During the run of The Armory Show, the Oakes Twins will make a drawing of the Armory Show from a platform in the Feldman Gallery booth.
The brothers, who have been engaged in a deep colloquy on the nature of bifocal vision since toddlerhood, have recently developed one of the most intriguing breakthroughs in the depiction of physical reality since the Renaissance: They have come up with a method for tracing camera-obscura-exact renderings of the world before them onto a concave sheet of paper with no other optical equipment (no lenses, no pinholes) except their own unaided eyes.
Lawrence Weschler, The New York Times, 2014
For its booth at The Armory Show, Ronald Feldman Gallery will exhibit drawings and sculptures by the Oakes Twins (Trevor and Ryan Oakes), identical twins and collaborating artists who explore the intersection of art and perception.
The installation features a series of panoramic concave drawings of real spaces, whose shape and process of construction are based on the artists’ lifelong investigations related to bifocal visual perception. For their working process, the artists have invented a semispherical easel with a device steadying the head (and thereby the eye). This apparatus allows them to very accurately plot the world before them onto a curved surface, completely freehand and by eye alone. Instead of having the art viewer gazing into the world as if through a flat window, as posited during the Renaissance, with these drawings the viewer experiences the world as if they were at the center of a giant perceptual sphere. The drawings are often completed in public spaces, adding a performative element to their modus operandi.
The intricate drawings capture a sense of place. Frequently taking several months to complete, the works range from black and white renderings of learned institutions to saturated colors that evoke the beauty of nature, the seasons, and the weather. For some of the drawings, mesmerizing patterns related to the optical noise present within human vision complicate the composition. Featured is Flatiron Building (After Steichen) (2014), which garnered substantial press coverage at the time of its public creation. Small sculptures are also on view: Matchstick Dome (2002), inspired by the artists’ fascination with center-point oriented systems and a small wire sculpture that references the properties of light and sight.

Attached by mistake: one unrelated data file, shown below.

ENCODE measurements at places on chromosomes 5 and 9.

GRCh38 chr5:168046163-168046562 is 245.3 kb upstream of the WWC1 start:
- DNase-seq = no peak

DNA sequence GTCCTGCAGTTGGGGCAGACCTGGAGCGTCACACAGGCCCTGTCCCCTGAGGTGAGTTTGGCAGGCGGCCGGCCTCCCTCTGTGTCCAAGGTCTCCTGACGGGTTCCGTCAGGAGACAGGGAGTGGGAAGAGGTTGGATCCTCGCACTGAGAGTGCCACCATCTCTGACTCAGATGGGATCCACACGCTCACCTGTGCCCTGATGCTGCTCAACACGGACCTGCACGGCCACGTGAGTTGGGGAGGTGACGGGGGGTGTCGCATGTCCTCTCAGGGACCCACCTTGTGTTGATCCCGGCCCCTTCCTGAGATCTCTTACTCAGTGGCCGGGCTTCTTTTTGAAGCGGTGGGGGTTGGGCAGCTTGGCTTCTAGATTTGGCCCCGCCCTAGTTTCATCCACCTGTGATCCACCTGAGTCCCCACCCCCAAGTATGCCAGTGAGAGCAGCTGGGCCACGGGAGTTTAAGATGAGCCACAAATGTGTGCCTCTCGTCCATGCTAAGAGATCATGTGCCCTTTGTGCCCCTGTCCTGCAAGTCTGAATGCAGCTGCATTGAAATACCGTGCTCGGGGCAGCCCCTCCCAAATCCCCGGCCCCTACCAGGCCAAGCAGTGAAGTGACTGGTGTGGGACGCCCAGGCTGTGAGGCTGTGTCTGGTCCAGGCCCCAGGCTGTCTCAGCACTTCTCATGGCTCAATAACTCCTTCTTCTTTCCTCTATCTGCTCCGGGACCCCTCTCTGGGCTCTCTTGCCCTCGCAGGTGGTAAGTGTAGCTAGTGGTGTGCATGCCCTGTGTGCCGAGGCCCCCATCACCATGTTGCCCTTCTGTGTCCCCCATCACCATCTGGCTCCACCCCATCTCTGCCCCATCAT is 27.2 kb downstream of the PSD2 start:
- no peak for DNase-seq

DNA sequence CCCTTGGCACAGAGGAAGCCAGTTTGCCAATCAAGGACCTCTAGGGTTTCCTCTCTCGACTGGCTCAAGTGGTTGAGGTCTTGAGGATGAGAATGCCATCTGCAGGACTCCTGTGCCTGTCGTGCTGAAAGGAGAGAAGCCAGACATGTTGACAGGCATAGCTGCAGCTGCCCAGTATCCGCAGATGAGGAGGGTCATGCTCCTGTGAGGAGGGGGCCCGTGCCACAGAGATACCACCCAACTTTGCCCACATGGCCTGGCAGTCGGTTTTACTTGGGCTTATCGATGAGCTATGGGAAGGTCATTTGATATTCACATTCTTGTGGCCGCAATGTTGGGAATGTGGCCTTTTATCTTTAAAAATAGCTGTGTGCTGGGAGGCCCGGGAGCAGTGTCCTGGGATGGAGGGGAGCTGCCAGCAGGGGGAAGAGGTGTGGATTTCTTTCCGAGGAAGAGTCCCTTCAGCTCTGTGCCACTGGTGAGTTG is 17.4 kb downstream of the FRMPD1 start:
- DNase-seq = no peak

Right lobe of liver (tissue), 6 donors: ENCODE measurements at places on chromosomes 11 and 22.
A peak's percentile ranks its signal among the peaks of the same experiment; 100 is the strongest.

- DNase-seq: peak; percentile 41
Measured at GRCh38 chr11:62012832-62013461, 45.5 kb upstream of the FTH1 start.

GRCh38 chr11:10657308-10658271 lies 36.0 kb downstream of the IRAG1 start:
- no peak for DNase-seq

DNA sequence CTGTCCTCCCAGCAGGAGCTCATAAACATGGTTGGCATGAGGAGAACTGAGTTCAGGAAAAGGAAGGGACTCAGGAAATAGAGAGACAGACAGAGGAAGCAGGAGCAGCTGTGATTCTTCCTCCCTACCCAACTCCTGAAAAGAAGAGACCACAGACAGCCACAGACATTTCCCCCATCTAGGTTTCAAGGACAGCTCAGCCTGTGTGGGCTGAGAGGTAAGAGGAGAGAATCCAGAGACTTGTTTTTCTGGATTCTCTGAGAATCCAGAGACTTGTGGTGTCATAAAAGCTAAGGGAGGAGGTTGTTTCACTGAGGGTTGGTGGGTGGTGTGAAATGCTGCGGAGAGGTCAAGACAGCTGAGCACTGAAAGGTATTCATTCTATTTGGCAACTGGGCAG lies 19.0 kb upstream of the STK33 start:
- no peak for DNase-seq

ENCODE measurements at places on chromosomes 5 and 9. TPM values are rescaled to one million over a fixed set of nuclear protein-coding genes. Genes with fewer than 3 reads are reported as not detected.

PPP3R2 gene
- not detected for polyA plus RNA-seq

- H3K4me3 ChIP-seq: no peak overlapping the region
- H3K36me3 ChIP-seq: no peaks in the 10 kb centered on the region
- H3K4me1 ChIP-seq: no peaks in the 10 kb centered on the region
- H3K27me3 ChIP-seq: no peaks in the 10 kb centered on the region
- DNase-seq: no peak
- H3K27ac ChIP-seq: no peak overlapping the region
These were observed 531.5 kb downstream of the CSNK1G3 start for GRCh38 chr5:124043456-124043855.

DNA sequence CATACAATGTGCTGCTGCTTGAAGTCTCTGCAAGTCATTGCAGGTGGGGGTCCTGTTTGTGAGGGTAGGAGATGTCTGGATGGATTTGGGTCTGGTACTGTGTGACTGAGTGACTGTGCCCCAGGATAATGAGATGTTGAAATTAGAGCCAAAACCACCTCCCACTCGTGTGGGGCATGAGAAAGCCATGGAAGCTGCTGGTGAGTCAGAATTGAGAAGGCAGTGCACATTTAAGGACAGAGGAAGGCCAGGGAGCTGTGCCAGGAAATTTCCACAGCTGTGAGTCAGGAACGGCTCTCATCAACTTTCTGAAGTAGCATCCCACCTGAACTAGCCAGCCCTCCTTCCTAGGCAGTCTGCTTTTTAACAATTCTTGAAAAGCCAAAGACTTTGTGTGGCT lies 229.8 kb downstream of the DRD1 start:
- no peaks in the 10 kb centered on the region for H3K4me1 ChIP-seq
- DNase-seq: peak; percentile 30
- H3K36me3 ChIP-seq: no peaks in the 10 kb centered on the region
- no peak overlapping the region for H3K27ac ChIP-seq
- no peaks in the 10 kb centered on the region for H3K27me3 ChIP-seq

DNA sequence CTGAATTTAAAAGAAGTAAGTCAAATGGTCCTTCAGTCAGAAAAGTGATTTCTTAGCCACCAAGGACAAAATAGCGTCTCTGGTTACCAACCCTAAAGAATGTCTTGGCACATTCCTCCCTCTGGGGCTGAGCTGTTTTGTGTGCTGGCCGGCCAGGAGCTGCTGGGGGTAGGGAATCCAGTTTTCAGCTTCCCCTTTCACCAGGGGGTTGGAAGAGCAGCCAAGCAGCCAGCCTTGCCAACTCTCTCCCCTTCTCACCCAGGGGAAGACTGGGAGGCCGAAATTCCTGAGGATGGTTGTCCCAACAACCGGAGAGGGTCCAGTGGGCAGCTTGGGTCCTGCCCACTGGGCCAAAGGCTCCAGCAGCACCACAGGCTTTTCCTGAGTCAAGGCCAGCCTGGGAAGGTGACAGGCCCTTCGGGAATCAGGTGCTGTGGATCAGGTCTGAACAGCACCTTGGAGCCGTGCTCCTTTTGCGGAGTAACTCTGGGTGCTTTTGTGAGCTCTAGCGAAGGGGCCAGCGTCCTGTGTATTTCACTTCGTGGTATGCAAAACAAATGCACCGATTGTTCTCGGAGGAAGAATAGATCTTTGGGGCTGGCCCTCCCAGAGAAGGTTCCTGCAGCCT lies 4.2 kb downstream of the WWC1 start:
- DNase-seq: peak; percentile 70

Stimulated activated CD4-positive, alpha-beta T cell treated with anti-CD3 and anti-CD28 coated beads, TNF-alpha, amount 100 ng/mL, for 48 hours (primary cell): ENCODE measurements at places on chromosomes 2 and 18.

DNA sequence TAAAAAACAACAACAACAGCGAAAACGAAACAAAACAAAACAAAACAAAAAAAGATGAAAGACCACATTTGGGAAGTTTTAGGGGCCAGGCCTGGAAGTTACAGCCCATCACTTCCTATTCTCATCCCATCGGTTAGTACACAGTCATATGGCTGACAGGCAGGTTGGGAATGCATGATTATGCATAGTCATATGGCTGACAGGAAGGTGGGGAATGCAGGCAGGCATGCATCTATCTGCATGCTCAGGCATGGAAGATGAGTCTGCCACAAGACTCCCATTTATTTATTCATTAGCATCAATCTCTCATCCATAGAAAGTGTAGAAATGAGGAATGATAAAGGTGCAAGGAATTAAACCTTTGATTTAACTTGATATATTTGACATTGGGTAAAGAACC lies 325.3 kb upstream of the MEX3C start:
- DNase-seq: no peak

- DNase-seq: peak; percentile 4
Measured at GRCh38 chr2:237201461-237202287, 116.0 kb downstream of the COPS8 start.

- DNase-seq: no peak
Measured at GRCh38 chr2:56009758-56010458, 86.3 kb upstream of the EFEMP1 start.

Trevor and Ryan Oakes’ art is in numerous permanent collections including the Museum of Modern Art, New York City; the Getty Research Institute, Los Angeles; The Field Museum, Chicago; and the New York Public Library, New York City. Their public art works have been exhibited in Chicago’s Millennium Park, Chicago O’Hare International Airport, and the Massachusetts Museum of Contemporary Art. They exhibit and lecture internationally, and their artistic residencies include the Drawing Center, New York and Palazzo Strozzi, Florence, Italy. Their solo exhibitions include the National Museum of Mathematics, New York; the North Dakota Museum of Art, Grand Forks, North Dakota; and The Field Museum, Chicago. The Oakes Twins graduated from Cooper Union in 2004 and live and work in New York City.
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